And now Business Secretary Vince Cable – who unions had criticised for not doing more to stop the company’s collapse – has told warehouse staff and delivery drivers to search social media for work.
“The Government has put arrangements in place to help employees who are made redundant and we stand ready to help,” Mr Cable said.
“City Link employees and self-employed drivers who have their contracts terminated as a result of City Link’s administration will be able to access the Government’s rapid response service, which draws together local partners such as Jobcentre Plus and the skills bodies to deliver support for each person affected.
> Watch out for the sanctions, lads. Now you are unemployed you automatically become scum and will be treated accordingly.
“In addition, a Facebook page has been set-up to link-up companies holding suitable vacancies with those who have been made redundant, so if drivers can be redeployed into new jobs in this competitive buoyant market they will be.”
> So get ready to grab another self-employed or otherwise unstable job opportunity with another poorly-managed company.
Reacting to the redundancies, RMT general secretary Mick Cash said:
“The City Link Christmas destruction is an act of industrial vandalism that shames our nation while the Government looked on and offered nothing but hollow words.”
Mr Cash had earlier disclosed details of a possible rescue, saying they had been “made aware of what we believe to be a credible bid to take over some or all of the City Link trading operation”.
But the administrators said that the offer they had received “offered no money up front and significantly undervalued the assets to be acquired.”
In total 2,356 City Link redundancies were announced on New Year’s Eve – however there are still 30,000 parcels waiting to be collected from City Link depots, which stopped accepting new items on Christmas Eve, and 371 people have been kept on to deal with remaining parcels and to assist in winding down its operations. It is not yet clear how many of those jobs are in the North East.
Customers who have sent parcels and intended recipients have been advised to collect their items between 8am and 8pm, with depots expected to remain open until “approximately” January 6.
Joint administrator Hunter Kelly said:
“It is with regret that we have to announce substantial redundancies at City Link Limited, which ceased accepting new parcels on December 24 2014.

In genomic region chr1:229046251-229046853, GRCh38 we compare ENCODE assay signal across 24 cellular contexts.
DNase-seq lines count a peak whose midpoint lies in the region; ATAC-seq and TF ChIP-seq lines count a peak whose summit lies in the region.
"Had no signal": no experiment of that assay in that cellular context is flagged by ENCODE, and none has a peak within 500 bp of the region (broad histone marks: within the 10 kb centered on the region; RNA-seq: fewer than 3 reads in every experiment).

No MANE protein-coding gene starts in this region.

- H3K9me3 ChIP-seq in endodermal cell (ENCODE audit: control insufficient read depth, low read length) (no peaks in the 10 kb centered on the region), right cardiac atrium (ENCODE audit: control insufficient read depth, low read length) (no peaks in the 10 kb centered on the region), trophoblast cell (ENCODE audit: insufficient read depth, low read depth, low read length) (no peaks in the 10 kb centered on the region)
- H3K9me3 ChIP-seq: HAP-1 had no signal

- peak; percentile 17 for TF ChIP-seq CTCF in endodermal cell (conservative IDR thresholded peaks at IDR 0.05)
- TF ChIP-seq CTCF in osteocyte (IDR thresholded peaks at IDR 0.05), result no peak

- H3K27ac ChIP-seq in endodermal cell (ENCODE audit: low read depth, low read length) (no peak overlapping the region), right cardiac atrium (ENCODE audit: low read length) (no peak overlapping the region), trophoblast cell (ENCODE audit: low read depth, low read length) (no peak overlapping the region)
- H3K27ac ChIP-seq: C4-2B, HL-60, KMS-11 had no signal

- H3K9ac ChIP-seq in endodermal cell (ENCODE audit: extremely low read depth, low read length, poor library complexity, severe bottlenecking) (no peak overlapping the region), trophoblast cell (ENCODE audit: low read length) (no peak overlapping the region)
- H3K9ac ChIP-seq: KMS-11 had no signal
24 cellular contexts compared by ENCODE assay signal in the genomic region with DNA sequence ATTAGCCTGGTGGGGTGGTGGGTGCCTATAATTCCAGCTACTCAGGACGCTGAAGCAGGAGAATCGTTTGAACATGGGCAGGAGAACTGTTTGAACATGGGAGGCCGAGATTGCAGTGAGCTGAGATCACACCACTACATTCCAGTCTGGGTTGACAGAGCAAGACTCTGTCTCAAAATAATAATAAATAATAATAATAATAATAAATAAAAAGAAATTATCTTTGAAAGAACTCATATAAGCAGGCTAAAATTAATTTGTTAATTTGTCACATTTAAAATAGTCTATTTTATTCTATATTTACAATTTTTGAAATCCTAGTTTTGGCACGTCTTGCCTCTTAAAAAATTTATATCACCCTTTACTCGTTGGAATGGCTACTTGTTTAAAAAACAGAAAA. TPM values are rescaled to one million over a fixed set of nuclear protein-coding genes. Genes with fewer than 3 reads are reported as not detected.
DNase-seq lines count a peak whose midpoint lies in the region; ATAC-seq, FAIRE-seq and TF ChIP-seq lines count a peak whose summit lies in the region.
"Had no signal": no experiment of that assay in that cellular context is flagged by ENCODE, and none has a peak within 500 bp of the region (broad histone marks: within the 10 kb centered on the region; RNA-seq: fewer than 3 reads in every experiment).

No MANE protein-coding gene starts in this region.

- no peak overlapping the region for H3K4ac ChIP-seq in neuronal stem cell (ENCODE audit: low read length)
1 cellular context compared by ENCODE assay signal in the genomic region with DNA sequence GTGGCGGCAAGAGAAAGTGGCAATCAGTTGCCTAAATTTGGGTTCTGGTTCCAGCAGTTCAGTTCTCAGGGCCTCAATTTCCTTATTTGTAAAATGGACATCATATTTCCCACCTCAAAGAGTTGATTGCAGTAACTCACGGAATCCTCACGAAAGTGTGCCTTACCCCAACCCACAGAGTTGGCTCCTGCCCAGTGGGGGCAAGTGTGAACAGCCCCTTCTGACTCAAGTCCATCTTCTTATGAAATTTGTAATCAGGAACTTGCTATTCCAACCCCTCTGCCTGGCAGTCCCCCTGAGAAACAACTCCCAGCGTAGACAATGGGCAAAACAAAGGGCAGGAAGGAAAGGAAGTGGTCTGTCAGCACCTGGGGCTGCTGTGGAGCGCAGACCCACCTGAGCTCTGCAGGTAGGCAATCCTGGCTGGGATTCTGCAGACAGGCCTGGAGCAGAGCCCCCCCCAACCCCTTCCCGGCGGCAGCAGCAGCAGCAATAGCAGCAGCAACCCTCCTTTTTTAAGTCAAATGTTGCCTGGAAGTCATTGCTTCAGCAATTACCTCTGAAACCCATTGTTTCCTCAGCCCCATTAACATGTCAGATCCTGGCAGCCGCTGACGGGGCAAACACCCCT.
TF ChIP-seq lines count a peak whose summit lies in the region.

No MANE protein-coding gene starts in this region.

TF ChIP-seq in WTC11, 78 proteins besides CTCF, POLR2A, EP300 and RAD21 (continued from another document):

“The company endured substantial losses, which ultimately became too great for it to continue as a going concern, and City Link Limited entered administration following an unsuccessful sale process.
“At meetings across City Link Limited’s UK sites on Monday and Tuesday, employees were informed that there would be substantial redundancies as no new business was being taken on.”
The administrators said staff affected by redundancy will be offered advice and support in making claims for redundancy and notice pay.
Crunch talks are taking place today in a bid to save hundreds of North jobs following the collapse of parcel delivery firm City Link.
Union officials from the RMT are meeting the company’s administrators Ernst and Young (EY) in the hope they can hammer out a deal to prevent nearly 3,000 job losses, including those at its branches at Belmont in County Durham, Wardley in Gateshead and Carlisle in Cumbria.
The move comes after City Link announced – on Christmas Day – that it is going into administration after years of “substantial losses.”
The union claims the company employes hundreds of people in the North East, although exactly how many is not yet known.
It has branded the move “truly devastating” for the region’s economy.
Officials are to meet in Leeds this afternoon to discuss the fate of the firm’s 2,727 staff, and union bosses have vowed to stay in talks for as long as it takes to salvage jobs.
RMT general secretary Mick Cash said:
“RMT’s objective now is to do everything we can to rescue jobs in the wake of the shock collapse into administration of City Link on Christmas Day.
“Despite the festive season there can be no delays in getting on with the rescue programme and we expect the government through Vince Cable to take an active role right now.